A line is a straight one-dimensional figure having no thickness and extending infinitely in both directions. A line is sometimes called a straight line or, more archaically, a right line (Casey 1893), to emphasize that it has no "wiggles" anywhere along its length. While lines are intrinsically one-dimensional objects, they may be embedded in higher dimensional spaces.

Harary (1994) called an edge of a graph a "line."


A line is uniquely determined by two points, and the line passing through points A and B is denoted <->; AB. Similarly, the length of the finite line segment terminating at these points may be denoted AB^_. A line may also be denoted with a single lower-case letter (Jurgensen et al. 1963, p. 22).

Euclid defined a line as a "breadthless length," and a straight line as a line that "lies evenly with the points on itself" (Kline 1956, Dunham 1990).

Consider first lines in a two-dimensional plane. Two lines lying in the same plane that do not intersect one another are said to be parallel lines. Two lines lying in different planes that do not intersect one another are said to be skew lines.


The line with x-intercept a and y-intercept b is given by the intercept form


It is not uncommon for lines in intercept form to be rewritten in what's known as standard form:


The line through (x_1,y_1) with slope m is given by the point-slope form


The line with y-intercept b and slope m is given by the slope-intercept form


The line through (x_1,y_1) and (x_2,y_2) is given by the two-point form


A parametric form is given by


Other forms are

 |x y 1; x_1 y_1 1; x_2 y_2 1|=0.

A line in two dimensions can also be represented as a vector. The vector along the line


is given by

 t[-b; a],

where t in R. Similarly, vectors of the form

 t[a; b]

are perpendicular to the line.

Three points lie on a line if

 |x_1 y_1 1; x_2 y_2 1; x_3 y_3 1|=0.

The angle between lines




The line joining points with trilinear coordinates alpha_1:beta_1:gamma_1 and alpha_2:beta_2:gamma_2 is the set of point alpha:beta:gamma satisfying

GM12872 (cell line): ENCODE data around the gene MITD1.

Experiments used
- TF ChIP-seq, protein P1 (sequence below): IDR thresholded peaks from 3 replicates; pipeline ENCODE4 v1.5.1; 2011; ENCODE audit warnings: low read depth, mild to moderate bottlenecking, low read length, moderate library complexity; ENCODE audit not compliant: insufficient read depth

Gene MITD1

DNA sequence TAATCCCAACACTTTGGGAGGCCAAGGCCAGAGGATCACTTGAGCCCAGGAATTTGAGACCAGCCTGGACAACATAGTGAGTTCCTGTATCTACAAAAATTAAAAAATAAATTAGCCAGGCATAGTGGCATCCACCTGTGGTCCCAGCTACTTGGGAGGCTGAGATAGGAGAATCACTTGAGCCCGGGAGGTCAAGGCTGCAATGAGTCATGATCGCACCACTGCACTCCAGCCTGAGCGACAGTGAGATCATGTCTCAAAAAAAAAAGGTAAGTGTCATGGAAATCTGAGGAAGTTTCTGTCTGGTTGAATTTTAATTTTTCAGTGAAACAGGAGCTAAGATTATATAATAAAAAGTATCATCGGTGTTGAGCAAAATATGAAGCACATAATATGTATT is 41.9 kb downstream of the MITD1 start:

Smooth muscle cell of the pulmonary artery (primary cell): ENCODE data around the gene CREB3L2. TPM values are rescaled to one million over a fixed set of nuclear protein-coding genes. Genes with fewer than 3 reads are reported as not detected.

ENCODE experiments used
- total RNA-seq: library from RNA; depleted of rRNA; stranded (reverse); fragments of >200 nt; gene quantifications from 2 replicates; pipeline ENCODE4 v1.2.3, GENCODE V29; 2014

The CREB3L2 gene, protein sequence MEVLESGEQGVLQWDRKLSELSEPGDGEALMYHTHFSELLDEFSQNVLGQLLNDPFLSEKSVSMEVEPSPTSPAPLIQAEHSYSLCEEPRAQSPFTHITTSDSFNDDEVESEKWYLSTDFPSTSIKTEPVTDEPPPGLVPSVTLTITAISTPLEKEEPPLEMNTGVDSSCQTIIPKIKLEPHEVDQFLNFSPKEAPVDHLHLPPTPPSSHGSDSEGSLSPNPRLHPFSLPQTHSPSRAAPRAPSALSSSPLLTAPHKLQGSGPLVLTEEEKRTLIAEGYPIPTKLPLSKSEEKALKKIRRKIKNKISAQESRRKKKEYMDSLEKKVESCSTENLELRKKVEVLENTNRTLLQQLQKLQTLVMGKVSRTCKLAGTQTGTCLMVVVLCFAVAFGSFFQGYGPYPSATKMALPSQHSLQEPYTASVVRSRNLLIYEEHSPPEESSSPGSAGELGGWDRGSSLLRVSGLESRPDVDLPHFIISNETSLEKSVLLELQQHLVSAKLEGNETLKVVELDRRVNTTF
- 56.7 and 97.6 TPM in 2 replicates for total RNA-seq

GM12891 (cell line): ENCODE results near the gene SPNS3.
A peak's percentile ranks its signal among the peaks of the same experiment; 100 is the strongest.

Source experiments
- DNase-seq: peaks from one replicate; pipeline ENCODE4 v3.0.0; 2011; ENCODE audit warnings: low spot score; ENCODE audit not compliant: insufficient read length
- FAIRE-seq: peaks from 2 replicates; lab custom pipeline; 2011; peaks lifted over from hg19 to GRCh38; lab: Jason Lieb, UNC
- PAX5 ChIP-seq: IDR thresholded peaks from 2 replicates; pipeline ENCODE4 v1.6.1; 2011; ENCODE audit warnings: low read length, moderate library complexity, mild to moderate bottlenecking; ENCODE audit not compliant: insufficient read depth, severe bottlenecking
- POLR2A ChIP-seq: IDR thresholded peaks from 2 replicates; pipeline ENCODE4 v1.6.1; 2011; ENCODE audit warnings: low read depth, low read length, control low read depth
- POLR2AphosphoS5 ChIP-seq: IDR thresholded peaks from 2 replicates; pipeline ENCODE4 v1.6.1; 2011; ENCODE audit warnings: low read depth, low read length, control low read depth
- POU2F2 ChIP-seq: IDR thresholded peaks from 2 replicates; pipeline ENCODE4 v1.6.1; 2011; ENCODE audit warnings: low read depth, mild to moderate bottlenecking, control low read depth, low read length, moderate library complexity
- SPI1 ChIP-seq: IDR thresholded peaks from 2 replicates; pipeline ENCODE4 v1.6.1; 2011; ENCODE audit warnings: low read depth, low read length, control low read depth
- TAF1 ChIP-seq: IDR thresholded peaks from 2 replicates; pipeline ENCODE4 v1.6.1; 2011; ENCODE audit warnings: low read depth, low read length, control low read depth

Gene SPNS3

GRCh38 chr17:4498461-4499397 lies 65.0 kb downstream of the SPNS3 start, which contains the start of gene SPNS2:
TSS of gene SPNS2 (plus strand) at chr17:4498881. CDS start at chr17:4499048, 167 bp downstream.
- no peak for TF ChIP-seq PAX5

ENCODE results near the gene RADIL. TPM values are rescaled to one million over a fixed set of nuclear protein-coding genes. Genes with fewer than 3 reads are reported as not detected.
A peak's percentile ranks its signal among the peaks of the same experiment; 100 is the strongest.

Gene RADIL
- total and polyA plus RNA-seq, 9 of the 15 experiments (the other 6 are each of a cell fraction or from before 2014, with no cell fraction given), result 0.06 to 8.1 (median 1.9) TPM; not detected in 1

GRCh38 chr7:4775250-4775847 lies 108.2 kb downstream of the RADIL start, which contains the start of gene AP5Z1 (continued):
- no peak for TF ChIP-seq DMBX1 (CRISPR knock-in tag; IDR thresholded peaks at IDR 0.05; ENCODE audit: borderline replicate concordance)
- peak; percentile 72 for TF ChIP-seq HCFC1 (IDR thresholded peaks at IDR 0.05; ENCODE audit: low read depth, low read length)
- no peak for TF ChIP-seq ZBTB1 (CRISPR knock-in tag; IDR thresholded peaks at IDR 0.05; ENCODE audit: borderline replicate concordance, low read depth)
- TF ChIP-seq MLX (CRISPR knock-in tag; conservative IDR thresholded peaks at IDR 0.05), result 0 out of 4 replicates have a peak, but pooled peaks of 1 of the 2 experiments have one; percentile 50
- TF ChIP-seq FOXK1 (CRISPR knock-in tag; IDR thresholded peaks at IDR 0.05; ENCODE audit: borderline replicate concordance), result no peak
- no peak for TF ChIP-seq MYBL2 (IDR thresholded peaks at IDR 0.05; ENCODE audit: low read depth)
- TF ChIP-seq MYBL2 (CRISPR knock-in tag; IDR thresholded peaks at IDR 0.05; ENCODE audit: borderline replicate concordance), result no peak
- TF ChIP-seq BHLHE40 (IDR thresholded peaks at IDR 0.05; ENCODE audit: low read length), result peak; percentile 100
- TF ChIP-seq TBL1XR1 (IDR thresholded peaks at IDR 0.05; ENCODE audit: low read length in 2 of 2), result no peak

|alpha beta gamma; alpha_1 beta_1 gamma_1; alpha_2 beta_2 gamma_2|=0

The line through P_1 in the direction (a_1,b_1,c_1) and the line through P_2 in direction (a_2,b_2,c_2) intersect iff

 |x_2-x_1 y_2-y_1 z_2-z_1; a_1 b_1 c_1; a_2 b_2 c_2|=0.

The line through a point alpha^':beta^':gamma^' parallel to



 |alpha beta gamma; alpha^' beta^' gamma^'; bn-cm cl-an am-bl|=0.

The lines


are parallel if


for all (a,b,c), and perpendicular if


for all (a,b,c) (Sommerville 1961, Kimberling 1998, p. 29).

The line through a point alpha^':beta^':gamma^' perpendicular to (◇) is given by

 |alpha beta gamma; alpha^' beta^' gamma^'; l-mcosC-ncosB m-ncosA-lcosC n-lcosB-mcosA|=0.

In three-dimensional space, the line passing through the point (x_0,y_0,z_0) and parallel to the nonzero vector v=(a,b,c) has parametric equations


written concisely as


Similarly, the line in three dimensions passing through (x_1,y_1) and (x_2,y_2) has parametric vector equation


where this parametrization corresponds to x(t=0)=x_1 and x(t=1)=x_2.

See also

Asymptote, Branch Cut, Brocard Line, Cayley Lines, Collinear, Concur, Critical Line, Desargues' Theorem, Erdős-Anning Theorem, Euler Line, Flow Line, Gergonne Line, Imaginary Line, Isogonal Line, Isotropic Line, Lemoine Axis, Line-Line Intersection, Line-Plane Intersection, Line Segment, Line Segment Range, Ordinary Line, Pascal Lines, Pedal Line, Pencil, Philo Line, Point, Point-Line Distance--2-Dimensional, Point-Line Distance--3-Dimensional, Plane, Plücker Lines, Polar, Radical Line, Ray, Real Line, Secant Line, Simson Line, Skew Lines, Soddy Line, Solomon's Seal Lines, Standard Form, Steiner Set, Steiner's Theorem, Sylvester's Line Problem, Symmedian, Tangent Line, Transversal Line, Trilinear Line, World Line Explore this topic in the MathWorld classroom

Portions of this entry contributed by Christopher Stover

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Casey, J. "The Right Line." Ch. 2 in A Treatise on the Analytical Geometry of the Point, Line, Circle, and Conic Sections, Containing an Account of Its Most Recent Extensions, with Numerous Examples, 2nd ed., rev. enl. Dublin: Hodges, Figgis, & Co., pp. 30-95, 1893.Dunham, W. Journey through Genius: The Great Theorems of Mathematics. New York: Wiley, p. 32, 1990.Harary, F. Graph Theory. Reading, MA: Addison-Wesley, 1994.Jurgensen, R. C.; Donnelly, A. J.; and Dolciani, M. P. Modern Geometry: Structure and Method. Boston, MA: Houghton-Mifflin, p. 22, 1963.Kern, W. F. and Bland, J. R. "Lines and Planes in Space." §4 in Solid Mensuration with Proofs, 2nd ed. New York: Wiley, pp. 9-12, 1948.Kimberling, C. "Triangle Centers and Central Triangles." Congr. Numer. 129, 1-295, 1998.Kline, M. "The Straight Line." Sci. Amer. 156, 105-114, Mar. 1956.MacTutor History of Mathematics Archive. "Straight Line.", D. M. Y. Analytical Conics, 3rd ed. London: G. Bell and Sons, p. 186, 1961.Spanier, J. and Oldham, K. B. "The Linear Function bx+c and Its Reciprocal." Ch. 7 in An Atlas of Functions. Washington, DC: Hemisphere, pp. 53-62, 1987.

Cite this as:

Stover, Christopher and Weisstein, Eric W. "Line." From MathWorld--A Wolfram Web Resource.

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